The present portrait is likely to date to circa 1761-2. Wright was based in Derby at this time, having spent two extended periods in the London-based workshop of Thomas Hudson (1751-3 and 1756-7); and undertaken a tour of the Midlands in 1760. He visited Neward, Retford, Boston, Lincoln and Doncaster during this tour, securing commissions from members of the rising middle classes, professional people and local landed gentry, the type of commission that would form the basis of his income throughout his life.
These early portraits show both Wright's debt to Hudson and his departure from his master's practices, being less stiff and often more sensitively observed. The present portrait anticipates Wright's Markeaton Hunt portrait series (c. 1762-3; J. Egerton, Wright of Derby, exhibition catalogue, Tate Gallery, London, 1990, pp. 38-42, nos. 5-8). The handling of the gold buttons is close to that in the portrait of Simon Wilmot (c. 1760, ibid., p. 46, no. 11); while the treatment of the neck-cloth and left hand might be compared to that in Wright's Self-Portrait of circa 1765 (ibid., p. 95, no. 43).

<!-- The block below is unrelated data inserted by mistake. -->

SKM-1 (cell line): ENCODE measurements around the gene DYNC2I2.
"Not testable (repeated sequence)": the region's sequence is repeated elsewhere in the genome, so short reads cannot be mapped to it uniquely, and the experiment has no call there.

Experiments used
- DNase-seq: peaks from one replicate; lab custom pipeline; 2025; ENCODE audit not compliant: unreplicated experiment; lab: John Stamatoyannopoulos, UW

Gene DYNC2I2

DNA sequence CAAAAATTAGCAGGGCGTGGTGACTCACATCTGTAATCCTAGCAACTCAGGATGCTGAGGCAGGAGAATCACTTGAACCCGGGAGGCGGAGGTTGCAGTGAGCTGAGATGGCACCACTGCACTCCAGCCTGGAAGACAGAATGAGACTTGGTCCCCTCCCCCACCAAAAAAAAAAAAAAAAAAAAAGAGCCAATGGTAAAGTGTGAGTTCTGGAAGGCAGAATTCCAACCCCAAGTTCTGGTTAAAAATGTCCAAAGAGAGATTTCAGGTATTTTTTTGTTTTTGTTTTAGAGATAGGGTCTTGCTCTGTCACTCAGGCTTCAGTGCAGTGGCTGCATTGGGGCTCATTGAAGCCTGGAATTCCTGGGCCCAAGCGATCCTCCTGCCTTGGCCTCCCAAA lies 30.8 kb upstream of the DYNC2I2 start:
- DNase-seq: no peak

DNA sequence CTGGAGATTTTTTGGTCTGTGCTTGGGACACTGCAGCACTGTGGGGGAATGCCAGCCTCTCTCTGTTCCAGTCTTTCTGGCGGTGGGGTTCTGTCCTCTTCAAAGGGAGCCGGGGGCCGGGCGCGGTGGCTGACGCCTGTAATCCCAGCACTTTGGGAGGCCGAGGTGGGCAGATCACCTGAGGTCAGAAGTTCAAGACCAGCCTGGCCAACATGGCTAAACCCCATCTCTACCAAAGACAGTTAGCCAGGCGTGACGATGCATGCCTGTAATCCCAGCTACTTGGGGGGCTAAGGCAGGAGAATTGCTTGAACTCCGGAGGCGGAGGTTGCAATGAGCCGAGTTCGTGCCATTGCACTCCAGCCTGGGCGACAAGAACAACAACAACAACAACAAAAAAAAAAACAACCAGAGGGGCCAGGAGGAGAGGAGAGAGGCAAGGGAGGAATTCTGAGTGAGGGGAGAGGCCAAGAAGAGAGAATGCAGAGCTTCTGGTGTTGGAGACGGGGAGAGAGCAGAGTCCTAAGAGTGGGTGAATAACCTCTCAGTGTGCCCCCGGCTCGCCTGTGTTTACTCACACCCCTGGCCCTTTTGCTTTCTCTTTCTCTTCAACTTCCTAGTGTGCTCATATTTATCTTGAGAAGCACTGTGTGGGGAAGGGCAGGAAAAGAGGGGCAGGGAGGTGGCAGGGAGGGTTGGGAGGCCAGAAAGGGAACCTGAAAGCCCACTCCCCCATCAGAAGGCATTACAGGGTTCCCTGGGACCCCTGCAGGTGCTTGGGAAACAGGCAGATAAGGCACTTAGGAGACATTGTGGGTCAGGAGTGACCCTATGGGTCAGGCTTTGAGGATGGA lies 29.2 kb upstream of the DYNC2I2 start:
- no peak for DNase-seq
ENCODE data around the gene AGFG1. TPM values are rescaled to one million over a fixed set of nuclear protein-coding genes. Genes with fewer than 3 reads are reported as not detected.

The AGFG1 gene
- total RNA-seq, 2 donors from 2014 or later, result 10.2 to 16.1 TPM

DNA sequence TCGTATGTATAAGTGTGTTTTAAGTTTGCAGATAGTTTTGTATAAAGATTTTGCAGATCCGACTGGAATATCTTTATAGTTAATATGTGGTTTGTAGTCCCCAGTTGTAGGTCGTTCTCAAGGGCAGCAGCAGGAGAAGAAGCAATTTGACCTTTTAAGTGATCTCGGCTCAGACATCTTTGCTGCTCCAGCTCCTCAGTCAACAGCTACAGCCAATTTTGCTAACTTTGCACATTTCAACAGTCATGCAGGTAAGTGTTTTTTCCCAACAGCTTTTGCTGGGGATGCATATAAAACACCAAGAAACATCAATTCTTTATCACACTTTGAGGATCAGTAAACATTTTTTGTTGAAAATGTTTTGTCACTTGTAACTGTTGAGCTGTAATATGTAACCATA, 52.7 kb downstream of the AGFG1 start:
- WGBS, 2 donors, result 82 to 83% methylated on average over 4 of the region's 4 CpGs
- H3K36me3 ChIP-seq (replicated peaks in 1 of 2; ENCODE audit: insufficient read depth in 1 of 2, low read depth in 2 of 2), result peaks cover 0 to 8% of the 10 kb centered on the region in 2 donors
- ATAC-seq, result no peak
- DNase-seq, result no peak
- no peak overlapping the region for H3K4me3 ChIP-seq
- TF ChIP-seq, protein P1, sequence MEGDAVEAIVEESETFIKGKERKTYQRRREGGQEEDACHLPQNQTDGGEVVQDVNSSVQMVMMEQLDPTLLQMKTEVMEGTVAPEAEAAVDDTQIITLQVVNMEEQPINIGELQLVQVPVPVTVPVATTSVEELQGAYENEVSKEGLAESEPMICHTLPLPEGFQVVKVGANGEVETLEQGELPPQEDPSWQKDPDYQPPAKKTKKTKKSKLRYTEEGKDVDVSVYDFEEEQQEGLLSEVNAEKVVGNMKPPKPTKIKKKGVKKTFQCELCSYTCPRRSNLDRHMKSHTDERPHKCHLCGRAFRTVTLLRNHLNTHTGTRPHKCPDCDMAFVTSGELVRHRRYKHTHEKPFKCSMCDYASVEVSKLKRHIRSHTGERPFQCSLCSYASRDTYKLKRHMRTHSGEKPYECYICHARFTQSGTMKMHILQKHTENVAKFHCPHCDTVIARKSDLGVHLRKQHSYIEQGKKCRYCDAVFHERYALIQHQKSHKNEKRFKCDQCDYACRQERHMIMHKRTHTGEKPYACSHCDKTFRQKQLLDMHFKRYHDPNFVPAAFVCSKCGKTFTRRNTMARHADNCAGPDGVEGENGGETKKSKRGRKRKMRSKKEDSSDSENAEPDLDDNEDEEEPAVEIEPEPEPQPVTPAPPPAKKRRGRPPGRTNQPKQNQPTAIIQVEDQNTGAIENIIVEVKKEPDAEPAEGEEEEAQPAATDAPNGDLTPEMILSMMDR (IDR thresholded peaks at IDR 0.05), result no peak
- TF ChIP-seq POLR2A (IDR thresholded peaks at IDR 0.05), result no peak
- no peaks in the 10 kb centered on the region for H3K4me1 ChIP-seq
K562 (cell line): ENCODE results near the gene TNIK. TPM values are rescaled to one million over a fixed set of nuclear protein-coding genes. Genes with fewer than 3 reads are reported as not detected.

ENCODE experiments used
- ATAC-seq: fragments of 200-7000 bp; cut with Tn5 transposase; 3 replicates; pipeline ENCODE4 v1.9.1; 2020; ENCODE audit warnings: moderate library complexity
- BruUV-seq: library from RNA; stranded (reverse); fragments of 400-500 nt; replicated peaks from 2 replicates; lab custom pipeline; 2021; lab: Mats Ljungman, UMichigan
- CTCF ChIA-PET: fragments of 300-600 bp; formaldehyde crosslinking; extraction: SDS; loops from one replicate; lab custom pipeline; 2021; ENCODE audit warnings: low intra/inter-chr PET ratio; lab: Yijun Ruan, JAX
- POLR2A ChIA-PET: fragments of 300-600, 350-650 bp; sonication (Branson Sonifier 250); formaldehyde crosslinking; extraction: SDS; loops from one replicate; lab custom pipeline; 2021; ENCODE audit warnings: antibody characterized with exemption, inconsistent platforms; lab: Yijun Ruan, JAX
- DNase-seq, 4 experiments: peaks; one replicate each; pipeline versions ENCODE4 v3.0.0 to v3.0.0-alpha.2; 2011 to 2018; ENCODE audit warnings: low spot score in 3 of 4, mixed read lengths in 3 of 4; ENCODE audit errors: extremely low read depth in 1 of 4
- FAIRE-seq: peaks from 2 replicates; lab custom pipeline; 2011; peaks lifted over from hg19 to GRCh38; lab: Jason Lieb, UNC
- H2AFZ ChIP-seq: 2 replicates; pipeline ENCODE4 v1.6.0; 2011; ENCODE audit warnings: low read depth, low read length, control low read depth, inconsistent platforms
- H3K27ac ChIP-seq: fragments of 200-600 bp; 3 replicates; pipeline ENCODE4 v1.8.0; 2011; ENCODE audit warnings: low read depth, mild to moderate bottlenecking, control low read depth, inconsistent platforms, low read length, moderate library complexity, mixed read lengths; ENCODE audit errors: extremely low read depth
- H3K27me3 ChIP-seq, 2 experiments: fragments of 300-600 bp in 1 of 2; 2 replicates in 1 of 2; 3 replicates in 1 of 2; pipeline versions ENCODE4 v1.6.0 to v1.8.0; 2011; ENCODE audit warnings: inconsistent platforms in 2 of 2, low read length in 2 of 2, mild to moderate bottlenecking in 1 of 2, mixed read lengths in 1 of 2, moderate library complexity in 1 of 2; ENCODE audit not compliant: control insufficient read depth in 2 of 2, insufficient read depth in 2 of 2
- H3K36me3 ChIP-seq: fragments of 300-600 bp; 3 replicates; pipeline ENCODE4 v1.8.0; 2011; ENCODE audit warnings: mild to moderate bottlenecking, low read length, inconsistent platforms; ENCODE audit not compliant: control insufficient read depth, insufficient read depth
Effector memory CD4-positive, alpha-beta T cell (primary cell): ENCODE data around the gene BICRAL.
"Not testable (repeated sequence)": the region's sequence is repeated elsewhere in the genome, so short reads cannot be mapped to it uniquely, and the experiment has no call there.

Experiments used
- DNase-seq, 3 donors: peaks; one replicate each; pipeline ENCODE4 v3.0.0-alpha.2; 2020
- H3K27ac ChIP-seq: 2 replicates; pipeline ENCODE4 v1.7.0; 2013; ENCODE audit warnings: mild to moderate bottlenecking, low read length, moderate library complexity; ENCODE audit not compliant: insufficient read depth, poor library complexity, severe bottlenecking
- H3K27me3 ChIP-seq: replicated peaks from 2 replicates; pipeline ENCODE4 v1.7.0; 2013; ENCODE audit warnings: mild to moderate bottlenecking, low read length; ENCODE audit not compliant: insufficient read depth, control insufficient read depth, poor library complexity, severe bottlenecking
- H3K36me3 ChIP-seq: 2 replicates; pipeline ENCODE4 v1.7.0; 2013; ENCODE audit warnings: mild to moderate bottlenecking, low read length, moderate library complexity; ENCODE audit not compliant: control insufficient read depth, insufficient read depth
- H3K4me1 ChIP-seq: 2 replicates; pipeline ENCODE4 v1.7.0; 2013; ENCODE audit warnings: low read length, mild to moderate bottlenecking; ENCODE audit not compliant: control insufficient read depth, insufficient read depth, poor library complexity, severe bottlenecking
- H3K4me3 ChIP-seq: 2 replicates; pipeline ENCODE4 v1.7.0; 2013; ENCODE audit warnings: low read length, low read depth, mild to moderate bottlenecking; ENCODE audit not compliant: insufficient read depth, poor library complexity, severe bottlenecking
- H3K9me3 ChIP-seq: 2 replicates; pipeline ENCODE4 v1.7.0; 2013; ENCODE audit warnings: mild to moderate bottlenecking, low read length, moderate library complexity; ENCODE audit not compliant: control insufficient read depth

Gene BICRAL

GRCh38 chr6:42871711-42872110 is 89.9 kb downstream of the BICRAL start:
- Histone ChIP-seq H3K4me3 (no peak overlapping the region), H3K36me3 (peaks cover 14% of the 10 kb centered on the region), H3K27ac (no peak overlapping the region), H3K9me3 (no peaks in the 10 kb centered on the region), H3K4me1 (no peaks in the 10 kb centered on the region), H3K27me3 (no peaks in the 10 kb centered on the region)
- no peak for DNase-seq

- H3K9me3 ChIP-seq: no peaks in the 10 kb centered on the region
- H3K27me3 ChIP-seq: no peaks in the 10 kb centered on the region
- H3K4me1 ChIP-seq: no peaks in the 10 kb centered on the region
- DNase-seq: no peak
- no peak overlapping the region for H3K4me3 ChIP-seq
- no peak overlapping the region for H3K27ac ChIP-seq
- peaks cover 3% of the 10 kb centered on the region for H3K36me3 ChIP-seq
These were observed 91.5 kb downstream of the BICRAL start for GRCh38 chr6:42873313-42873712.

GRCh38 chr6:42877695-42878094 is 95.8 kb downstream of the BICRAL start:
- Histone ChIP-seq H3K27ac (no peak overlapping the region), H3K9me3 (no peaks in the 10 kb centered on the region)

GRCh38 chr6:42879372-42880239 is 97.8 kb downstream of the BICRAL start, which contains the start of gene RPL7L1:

The sitter may be one of the officers listed in the artist's account books for circa 1760: Captains Bailey, Heathcote and Sherring were painted in Derby and Captain Blunt was painted in Boston (B. Nicholson, Joseph Wright of Derby: Painter of Light, London, 1968, pp. 178, 202, 220 and 182 respectively).